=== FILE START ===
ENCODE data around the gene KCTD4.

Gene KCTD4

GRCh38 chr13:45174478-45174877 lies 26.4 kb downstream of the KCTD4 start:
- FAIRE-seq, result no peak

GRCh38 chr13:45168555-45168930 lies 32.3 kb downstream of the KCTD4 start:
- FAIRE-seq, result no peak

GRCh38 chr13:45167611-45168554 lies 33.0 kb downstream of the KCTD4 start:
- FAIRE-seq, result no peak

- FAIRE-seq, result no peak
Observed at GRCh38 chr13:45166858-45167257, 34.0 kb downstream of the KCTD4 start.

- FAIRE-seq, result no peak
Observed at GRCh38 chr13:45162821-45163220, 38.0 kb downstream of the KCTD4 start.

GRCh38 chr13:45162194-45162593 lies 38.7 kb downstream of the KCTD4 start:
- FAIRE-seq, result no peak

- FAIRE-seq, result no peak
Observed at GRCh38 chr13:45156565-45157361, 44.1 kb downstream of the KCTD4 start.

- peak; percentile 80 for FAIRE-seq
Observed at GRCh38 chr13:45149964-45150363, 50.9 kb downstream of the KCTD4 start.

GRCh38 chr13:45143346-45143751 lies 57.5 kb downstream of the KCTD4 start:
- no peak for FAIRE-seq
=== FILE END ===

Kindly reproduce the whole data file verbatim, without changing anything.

ENCODE data around the gene KCTD4.

Gene KCTD4

GRCh38 chr13:45174478-45174877 lies 26.4 kb downstream of the KCTD4 start:
- FAIRE-seq, result no peak

GRCh38 chr13:45168555-45168930 lies 32.3 kb downstream of the KCTD4 start:
- FAIRE-seq, result no peak

GRCh38 chr13:45167611-45168554 lies 33.0 kb downstream of the KCTD4 start:
- FAIRE-seq, result no peak

- FAIRE-seq, result no peak
Observed at GRCh38 chr13:45166858-45167257, 34.0 kb downstream of the KCTD4 start.

- FAIRE-seq, result no peak
Observed at GRCh38 chr13:45162821-45163220, 38.0 kb downstream of the KCTD4 start.

GRCh38 chr13:45162194-45162593 lies 38.7 kb downstream of the KCTD4 start:
- FAIRE-seq, result no peak

- FAIRE-seq, result no peak
Observed at GRCh38 chr13:45156565-45157361, 44.1 kb downstream of the KCTD4 start.

- peak; percentile 80 for FAIRE-seq
Observed at GRCh38 chr13:45149964-45150363, 50.9 kb downstream of the KCTD4 start.

GRCh38 chr13:45143346-45143751 lies 57.5 kb downstream of the KCTD4 start:
- no peak for FAIRE-seq